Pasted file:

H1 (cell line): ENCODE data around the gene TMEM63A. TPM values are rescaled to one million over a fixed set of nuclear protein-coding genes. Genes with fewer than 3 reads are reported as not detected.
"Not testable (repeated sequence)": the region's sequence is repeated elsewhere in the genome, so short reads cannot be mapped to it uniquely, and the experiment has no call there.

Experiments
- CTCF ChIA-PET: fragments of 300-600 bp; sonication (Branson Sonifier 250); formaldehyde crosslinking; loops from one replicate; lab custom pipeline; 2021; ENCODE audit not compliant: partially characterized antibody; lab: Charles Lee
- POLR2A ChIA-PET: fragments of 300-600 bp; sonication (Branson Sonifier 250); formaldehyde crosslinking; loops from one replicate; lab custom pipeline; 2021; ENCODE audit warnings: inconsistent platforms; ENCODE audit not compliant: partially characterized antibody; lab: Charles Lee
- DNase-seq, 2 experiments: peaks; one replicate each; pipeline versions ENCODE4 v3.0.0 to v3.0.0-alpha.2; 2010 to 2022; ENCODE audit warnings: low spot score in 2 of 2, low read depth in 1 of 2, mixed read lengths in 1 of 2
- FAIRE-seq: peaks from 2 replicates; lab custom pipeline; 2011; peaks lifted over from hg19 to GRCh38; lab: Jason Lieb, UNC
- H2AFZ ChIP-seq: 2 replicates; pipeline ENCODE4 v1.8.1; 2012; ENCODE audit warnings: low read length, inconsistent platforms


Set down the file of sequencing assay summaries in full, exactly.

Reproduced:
H1 (cell line): ENCODE data around the gene TMEM63A. TPM values are rescaled to one million over a fixed set of nuclear protein-coding genes. Genes with fewer than 3 reads are reported as not detected.
"Not testable (repeated sequence)": the region's sequence is repeated elsewhere in the genome, so short reads cannot be mapped to it uniquely, and the experiment has no call there.

Experiments
- CTCF ChIA-PET: fragments of 300-600 bp; sonication (Branson Sonifier 250); formaldehyde crosslinking; loops from one replicate; lab custom pipeline; 2021; ENCODE audit not compliant: partially characterized antibody; lab: Charles Lee
- POLR2A ChIA-PET: fragments of 300-600 bp; sonication (Branson Sonifier 250); formaldehyde crosslinking; loops from one replicate; lab custom pipeline; 2021; ENCODE audit warnings: inconsistent platforms; ENCODE audit not compliant: partially characterized antibody; lab: Charles Lee
- DNase-seq, 2 experiments: peaks; one replicate each; pipeline versions ENCODE4 v3.0.0 to v3.0.0-alpha.2; 2010 to 2022; ENCODE audit warnings: low spot score in 2 of 2, low read depth in 1 of 2, mixed read lengths in 1 of 2
- FAIRE-seq: peaks from 2 replicates; lab custom pipeline; 2011; peaks lifted over from hg19 to GRCh38; lab: Jason Lieb, UNC
- H2AFZ ChIP-seq: 2 replicates; pipeline ENCODE4 v1.8.1; 2012; ENCODE audit warnings: low read length, inconsistent platforms